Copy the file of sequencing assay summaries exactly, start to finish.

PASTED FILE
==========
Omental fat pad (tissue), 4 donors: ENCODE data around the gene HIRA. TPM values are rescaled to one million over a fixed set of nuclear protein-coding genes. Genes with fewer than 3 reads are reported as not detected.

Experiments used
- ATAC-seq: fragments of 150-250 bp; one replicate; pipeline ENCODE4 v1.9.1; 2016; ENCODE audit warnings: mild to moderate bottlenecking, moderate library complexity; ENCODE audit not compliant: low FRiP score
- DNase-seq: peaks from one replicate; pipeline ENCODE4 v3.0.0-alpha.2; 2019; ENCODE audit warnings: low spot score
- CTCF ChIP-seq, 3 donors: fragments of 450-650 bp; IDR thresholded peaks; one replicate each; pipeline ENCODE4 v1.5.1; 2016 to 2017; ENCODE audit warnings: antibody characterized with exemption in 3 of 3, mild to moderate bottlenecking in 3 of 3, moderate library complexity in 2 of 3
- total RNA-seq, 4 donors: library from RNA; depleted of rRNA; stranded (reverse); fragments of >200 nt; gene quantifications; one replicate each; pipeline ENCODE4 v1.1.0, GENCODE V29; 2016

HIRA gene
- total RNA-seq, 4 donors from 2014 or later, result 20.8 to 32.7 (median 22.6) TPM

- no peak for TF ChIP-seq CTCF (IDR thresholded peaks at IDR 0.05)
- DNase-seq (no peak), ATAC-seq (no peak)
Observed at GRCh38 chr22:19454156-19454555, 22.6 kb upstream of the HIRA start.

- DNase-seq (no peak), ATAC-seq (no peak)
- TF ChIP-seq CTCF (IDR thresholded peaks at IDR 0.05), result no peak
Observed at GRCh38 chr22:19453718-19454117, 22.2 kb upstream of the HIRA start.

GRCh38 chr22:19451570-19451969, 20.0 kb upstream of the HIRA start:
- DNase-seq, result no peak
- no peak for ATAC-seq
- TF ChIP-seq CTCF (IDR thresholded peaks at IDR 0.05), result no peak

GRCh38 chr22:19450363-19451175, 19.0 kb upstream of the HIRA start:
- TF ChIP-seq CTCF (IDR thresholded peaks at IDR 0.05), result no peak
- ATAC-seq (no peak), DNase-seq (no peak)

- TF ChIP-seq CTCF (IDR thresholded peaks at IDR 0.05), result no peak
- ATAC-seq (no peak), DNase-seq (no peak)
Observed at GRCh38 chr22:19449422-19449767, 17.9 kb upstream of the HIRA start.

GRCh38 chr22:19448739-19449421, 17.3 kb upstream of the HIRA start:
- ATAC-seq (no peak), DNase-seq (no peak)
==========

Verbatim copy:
Omental fat pad (tissue), 4 donors: ENCODE data around the gene HIRA. TPM values are rescaled to one million over a fixed set of nuclear protein-coding genes. Genes with fewer than 3 reads are reported as not detected.

Experiments used
- ATAC-seq: fragments of 150-250 bp; one replicate; pipeline ENCODE4 v1.9.1; 2016; ENCODE audit warnings: mild to moderate bottlenecking, moderate library complexity; ENCODE audit not compliant: low FRiP score
- DNase-seq: peaks from one replicate; pipeline ENCODE4 v3.0.0-alpha.2; 2019; ENCODE audit warnings: low spot score
- CTCF ChIP-seq, 3 donors: fragments of 450-650 bp; IDR thresholded peaks; one replicate each; pipeline ENCODE4 v1.5.1; 2016 to 2017; ENCODE audit warnings: antibody characterized with exemption in 3 of 3, mild to moderate bottlenecking in 3 of 3, moderate library complexity in 2 of 3
- total RNA-seq, 4 donors: library from RNA; depleted of rRNA; stranded (reverse); fragments of >200 nt; gene quantifications; one replicate each; pipeline ENCODE4 v1.1.0, GENCODE V29; 2016

HIRA gene
- total RNA-seq, 4 donors from 2014 or later, result 20.8 to 32.7 (median 22.6) TPM

- no peak for TF ChIP-seq CTCF (IDR thresholded peaks at IDR 0.05)
- DNase-seq (no peak), ATAC-seq (no peak)
Observed at GRCh38 chr22:19454156-19454555, 22.6 kb upstream of the HIRA start.

- DNase-seq (no peak), ATAC-seq (no peak)
- TF ChIP-seq CTCF (IDR thresholded peaks at IDR 0.05), result no peak
Observed at GRCh38 chr22:19453718-19454117, 22.2 kb upstream of the HIRA start.

GRCh38 chr22:19451570-19451969, 20.0 kb upstream of the HIRA start:
- DNase-seq, result no peak
- no peak for ATAC-seq
- TF ChIP-seq CTCF (IDR thresholded peaks at IDR 0.05), result no peak

GRCh38 chr22:19450363-19451175, 19.0 kb upstream of the HIRA start:
- TF ChIP-seq CTCF (IDR thresholded peaks at IDR 0.05), result no peak
- ATAC-seq (no peak), DNase-seq (no peak)

- TF ChIP-seq CTCF (IDR thresholded peaks at IDR 0.05), result no peak
- ATAC-seq (no peak), DNase-seq (no peak)
Observed at GRCh38 chr22:19449422-19449767, 17.9 kb upstream of the HIRA start.

GRCh38 chr22:19448739-19449421, 17.3 kb upstream of the HIRA start:
- ATAC-seq (no peak), DNase-seq (no peak)